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Operating a One-Strike-and-You’re Out Employment Policy

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Operating a One-Strike-and-You’re Out Employment Policy

Operating a One-Strike-and-You’re Out Employment Policy
November 28
00:20 2017

When it comes to employees’ timekeeping efforts, adherence to procedures and attitude towards customers, some retailers may feel that a one-strike-and-you’re-out policy is the simplest and most effective way of ensuring staff are up to scratch.

Alison Weatherhead looks at the legal ramifications of enforcing such a policy…

In what circumstances might an employer want to operate a one-strike policy?

This kind of approach could be useful for employers who are prepared to have a reasonably high turnover of employees, where induction and training costs are low and where they can recruit easily. In this kind of environment it can be used to force compliance with basic rules, such as timekeeping and conduct, where the employer does not want to motivate employees in other ways.

Can such a policy be legal?

Yes, but only when applied to employees with short service. Ordinary unfair dismissal protection does not kick in until an employee hits two years’ service. Up until this point, an employer can dismiss an employee with less fear of being exposed to an unfair dismissal claim.

However, protections under the Equality Act and whistle blowing legislation applies to all employees, regardless of service, so a blanket policy should not be applied. Importantly, each case must be considered on its own merits in order to ensure that any dismissal would not automatically trigger a claim.

What kind of discrimination claims could be triggered?

Where the one–strike policy applies to absence, this could give rise to a claim relating to disability. This could be the case in relation to performance targets too; if an employee is not as productive as other employees and is dismissed because a target was missed, the employer could face a disability discrimination claim if the reason for the target being missed was the employee’s disability.

There is also a risk that employees are able to make indirect sex discrimination claims (for example, where a woman with childcare responsibilities does not meet attendance standards), or claims based on religion and belief protections (for example, where prayer commitments clash with strict rules about when rest breaks can and cannot be taken).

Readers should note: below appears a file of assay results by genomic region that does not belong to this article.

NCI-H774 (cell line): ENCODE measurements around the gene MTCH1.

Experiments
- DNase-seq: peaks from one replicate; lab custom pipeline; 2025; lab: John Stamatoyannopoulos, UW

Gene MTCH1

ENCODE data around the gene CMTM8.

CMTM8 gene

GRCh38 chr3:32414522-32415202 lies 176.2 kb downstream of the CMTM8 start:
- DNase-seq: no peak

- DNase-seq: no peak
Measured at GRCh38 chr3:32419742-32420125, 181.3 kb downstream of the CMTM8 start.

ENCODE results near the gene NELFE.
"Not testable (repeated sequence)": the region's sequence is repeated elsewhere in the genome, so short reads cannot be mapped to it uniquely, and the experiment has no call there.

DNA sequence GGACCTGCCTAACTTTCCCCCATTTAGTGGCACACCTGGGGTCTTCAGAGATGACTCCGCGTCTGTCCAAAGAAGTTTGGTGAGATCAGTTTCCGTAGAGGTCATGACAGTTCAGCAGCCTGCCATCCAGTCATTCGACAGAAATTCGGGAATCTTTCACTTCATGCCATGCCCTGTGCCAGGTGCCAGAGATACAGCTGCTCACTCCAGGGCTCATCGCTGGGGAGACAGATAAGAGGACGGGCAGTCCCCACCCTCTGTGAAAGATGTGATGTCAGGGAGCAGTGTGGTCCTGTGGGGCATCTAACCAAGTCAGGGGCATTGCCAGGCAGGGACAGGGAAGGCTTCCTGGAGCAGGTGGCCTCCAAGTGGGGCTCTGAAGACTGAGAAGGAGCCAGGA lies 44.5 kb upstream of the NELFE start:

How should employers go about dismissing an employee?

Even where employees have fewer than two years’ service, it is best to follow a fair process before dismissing an individual. This means that the reason for the dismissal must be one of those set out in the Employment Rights Act, which includes conduct and capability.

Employers should also follow ACAS guidance, which includes carrying out a fair and reasonable investigation, holding an impartial disciplinary hearing, and offering an appeal. In most cases it would not be reasonable to dismiss for the first act of misconduct, unless the conduct fell within gross misconduct and dismissal was justified in the circumstances. Employees should usually be given an opportunity to improve their performance or their conduct.

How enforceable is this type of policy?

A one-strike policy could backfire on employers if they are not careful in its application. Businesses  using this approach should ensure: That the employee in question has fewer than two years’ service; that they have good reason for the dismissal, and that there is no link with a protected characteristic. The dismissal should not be considered a retaliation, where an employee has blown the whistle or exercised their statutory rights.

Once exceptions are made to the one-strike’ policy and employees see it being watered down, this can reduce its effectiveness. Such policies, therefore, work best when employees know they are enforced strictly. However, this can be difficult to achieve and, given the risks of claims, should not be taken lightly.

Alison Weatherhead, is a director in the employment team at Dentons.

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Catering Scotland

Catering Scotland

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